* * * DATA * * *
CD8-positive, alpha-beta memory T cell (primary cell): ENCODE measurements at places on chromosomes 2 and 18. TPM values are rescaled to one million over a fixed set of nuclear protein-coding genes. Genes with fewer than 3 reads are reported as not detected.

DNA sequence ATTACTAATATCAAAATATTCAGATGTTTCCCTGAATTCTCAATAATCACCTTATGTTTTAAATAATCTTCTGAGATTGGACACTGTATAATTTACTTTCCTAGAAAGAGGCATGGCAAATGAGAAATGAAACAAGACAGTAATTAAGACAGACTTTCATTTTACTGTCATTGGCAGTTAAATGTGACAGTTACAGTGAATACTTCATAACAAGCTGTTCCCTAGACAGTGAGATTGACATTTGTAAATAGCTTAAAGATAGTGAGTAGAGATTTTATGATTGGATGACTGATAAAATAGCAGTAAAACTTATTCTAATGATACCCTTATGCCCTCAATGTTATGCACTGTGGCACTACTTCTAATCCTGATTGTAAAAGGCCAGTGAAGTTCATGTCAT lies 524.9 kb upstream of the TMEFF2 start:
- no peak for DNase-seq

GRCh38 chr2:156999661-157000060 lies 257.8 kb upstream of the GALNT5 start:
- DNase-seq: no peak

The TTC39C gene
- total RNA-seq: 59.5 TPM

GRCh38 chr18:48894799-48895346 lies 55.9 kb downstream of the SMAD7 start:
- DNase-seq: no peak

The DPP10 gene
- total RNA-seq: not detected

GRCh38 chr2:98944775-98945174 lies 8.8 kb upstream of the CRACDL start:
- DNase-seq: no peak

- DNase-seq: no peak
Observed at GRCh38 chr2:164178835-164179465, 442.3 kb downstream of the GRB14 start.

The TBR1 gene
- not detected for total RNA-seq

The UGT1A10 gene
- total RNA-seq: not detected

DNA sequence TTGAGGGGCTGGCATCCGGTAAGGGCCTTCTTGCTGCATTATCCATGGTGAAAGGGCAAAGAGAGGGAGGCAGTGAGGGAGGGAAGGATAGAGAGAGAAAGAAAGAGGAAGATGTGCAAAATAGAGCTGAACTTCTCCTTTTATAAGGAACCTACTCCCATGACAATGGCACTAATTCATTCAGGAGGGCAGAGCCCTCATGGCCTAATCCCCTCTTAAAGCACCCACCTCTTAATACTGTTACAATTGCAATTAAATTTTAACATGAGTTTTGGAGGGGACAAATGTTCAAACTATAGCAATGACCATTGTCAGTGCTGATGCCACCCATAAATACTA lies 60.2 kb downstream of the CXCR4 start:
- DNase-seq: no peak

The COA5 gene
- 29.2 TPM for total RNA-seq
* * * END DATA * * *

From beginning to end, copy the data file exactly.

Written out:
CD8-positive, alpha-beta memory T cell (primary cell): ENCODE measurements at places on chromosomes 2 and 18. TPM values are rescaled to one million over a fixed set of nuclear protein-coding genes. Genes with fewer than 3 reads are reported as not detected.

DNA sequence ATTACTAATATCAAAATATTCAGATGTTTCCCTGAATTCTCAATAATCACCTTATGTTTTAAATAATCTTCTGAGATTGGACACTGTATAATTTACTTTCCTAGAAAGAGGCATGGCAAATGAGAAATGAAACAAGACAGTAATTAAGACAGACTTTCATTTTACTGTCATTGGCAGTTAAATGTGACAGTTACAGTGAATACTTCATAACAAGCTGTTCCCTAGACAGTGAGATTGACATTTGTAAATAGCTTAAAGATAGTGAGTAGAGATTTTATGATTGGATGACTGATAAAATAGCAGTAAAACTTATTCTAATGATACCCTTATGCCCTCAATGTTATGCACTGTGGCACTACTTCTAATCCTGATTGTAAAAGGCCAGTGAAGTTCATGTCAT lies 524.9 kb upstream of the TMEFF2 start:
- no peak for DNase-seq

GRCh38 chr2:156999661-157000060 lies 257.8 kb upstream of the GALNT5 start:
- DNase-seq: no peak

The TTC39C gene
- total RNA-seq: 59.5 TPM

GRCh38 chr18:48894799-48895346 lies 55.9 kb downstream of the SMAD7 start:
- DNase-seq: no peak

The DPP10 gene
- total RNA-seq: not detected

GRCh38 chr2:98944775-98945174 lies 8.8 kb upstream of the CRACDL start:
- DNase-seq: no peak

- DNase-seq: no peak
Observed at GRCh38 chr2:164178835-164179465, 442.3 kb downstream of the GRB14 start.

The TBR1 gene
- not detected for total RNA-seq

The UGT1A10 gene
- total RNA-seq: not detected

DNA sequence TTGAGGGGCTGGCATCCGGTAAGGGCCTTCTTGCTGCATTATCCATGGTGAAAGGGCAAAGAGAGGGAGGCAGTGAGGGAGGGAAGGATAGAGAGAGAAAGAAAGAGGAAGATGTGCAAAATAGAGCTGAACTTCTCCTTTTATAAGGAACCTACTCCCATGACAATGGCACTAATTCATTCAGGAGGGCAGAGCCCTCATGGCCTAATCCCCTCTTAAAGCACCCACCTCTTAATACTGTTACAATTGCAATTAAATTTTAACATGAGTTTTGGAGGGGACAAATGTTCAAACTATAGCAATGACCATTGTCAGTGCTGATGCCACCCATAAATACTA lies 60.2 kb downstream of the CXCR4 start:
- DNase-seq: no peak

The COA5 gene
- 29.2 TPM for total RNA-seq